Effects of lysophosphatidic acid on calpain-mediated proteolysis of focal adhesion kinase in human prostate cancer cells

Joshua J. Park, Maria V. Rubio, Zhihong Zhang, Tae Um, Yuhuan Xie, Stewart M. Knoepp, Ashley J. Snider, Terra C. Gibbs, Kathryn E. Meier

Research output: Contribution to journalArticlepeer-review

5 Scopus citations


BACKGROUND Calcium-mediated proteolysis plays an important role in cell migration. Lysophosphatidic acid (LPA), a lipid mediator present in serum, enhances migration of carcinoma cells. The effects of LPA on calpain-mediated proteolysis were, therefore, examined in PC-3, a human prostate cancer cell line. METHODS Cultured PC-3 cells were used in studies utilizing pharmacologic interventions, immunoblotting, and confocal immunolocalization. RESULTS Focal adhesion kinase (FAK), a tyrosine kinase involved in cell adhesion, is rapidly proteolyzed in serum-starved PC-3 cells exposed to the calcium ionophore, ionomycin; Nck, p130CAS, PKCα, and Ras-GAP are also degraded. Thapsigargin, which causes more moderate increases in intracellular calcium, induces partial proteolysis of these proteins. Calpain inhibitors block the proteolytic responses to ionomycin and thapsigargin. Ionomycin does not induce proteolysis in cells maintained in serum, suggesting a protective role for growth factors contained in serum. LPA causes minor FAK proteolysis when added alone, but protects against ionomycin-induced proteolysis in a time-dependent manner. LPA also protects against the cell detachment that eventually follows ionomycin treatment. The response to LPA is blocked by an LPA receptor antagonist. A similar effect of LPA is observed in ionomycin-treated Rat-1 fibroblasts. In PC-3 cells, the protective effects of LPA and serum are correlated with phosphorylation and redistribution of paxillin, suggesting roles for phosphorylation-mediated protein-protein interactions. CONCLUSIONS The complex effects of LPA on calpain-mediated proteolysis of FAK and other adhesion proteins are likely to play a role in the ability of LPA to promote attachment, migration, and survival of prostate cancer cells.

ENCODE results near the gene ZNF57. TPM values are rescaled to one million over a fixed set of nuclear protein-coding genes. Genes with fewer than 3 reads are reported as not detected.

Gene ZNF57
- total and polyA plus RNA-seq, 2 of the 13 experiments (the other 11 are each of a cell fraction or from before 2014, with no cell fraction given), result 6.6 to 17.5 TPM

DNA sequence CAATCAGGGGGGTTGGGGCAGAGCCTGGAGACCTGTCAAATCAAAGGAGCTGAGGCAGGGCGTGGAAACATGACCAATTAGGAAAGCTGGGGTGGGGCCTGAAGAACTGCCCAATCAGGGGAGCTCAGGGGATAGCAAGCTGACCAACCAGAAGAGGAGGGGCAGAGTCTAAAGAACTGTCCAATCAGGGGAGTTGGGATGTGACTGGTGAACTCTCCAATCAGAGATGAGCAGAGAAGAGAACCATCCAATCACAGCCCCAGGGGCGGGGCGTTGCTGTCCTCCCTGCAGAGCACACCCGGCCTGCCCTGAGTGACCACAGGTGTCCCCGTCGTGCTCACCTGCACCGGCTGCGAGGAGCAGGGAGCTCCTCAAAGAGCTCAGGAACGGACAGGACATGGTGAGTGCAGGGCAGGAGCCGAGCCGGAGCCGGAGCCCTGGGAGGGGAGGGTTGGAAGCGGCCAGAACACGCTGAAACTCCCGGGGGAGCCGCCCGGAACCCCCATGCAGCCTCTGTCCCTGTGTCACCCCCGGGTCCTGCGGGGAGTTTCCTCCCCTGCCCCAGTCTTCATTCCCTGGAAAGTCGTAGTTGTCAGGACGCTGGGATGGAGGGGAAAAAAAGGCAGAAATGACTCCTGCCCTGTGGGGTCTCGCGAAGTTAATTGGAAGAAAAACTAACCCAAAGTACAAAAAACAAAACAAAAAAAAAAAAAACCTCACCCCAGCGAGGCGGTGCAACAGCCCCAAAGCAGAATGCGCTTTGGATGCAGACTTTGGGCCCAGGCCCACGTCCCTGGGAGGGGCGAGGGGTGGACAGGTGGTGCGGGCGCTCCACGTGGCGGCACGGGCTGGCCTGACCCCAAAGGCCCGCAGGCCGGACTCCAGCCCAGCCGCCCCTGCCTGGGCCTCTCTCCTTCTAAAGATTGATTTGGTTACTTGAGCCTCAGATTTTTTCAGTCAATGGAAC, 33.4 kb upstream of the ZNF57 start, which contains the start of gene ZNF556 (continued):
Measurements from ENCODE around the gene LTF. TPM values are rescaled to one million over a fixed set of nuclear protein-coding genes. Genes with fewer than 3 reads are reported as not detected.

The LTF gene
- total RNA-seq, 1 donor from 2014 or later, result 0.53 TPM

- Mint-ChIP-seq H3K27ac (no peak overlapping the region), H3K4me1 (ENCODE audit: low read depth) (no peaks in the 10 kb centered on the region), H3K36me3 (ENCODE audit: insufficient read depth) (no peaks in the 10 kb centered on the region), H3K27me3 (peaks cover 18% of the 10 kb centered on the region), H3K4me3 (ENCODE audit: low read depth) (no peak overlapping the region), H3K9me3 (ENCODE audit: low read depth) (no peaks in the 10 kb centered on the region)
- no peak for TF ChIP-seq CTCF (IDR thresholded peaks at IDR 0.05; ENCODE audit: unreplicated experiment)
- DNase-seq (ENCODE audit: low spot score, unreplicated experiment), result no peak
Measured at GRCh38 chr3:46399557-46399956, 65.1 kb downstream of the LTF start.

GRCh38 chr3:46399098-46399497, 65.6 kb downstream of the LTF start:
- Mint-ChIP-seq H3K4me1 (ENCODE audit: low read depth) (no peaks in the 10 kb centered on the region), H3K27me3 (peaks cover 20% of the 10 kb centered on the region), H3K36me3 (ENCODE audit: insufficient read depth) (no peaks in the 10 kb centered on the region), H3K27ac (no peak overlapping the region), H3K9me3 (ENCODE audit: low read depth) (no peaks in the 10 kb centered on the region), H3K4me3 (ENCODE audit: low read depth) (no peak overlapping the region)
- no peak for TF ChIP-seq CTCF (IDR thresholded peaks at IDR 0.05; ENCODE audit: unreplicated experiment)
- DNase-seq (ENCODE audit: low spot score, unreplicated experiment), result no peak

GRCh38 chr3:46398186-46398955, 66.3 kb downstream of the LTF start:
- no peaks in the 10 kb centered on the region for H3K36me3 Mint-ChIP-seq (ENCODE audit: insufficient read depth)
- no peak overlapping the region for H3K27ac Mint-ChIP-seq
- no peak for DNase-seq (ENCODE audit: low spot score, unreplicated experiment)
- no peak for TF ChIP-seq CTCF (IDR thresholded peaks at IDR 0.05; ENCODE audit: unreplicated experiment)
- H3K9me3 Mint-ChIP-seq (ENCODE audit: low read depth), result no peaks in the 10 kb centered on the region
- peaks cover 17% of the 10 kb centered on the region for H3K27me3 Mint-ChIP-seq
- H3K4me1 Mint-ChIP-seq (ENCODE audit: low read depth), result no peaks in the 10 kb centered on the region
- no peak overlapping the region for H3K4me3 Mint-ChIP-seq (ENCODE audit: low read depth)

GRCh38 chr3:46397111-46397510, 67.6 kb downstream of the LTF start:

Original languageEnglish (US)
Pages (from-to)1595-1610
Number of pages16
Issue number15
StatePublished - Nov 2012
Externally publishedYes


  • LPA receptor antagonist
  • cell adhesion
  • paxillin
  • tyrosine kinases

ASJC Scopus subject areas

  • Oncology
  • Urology


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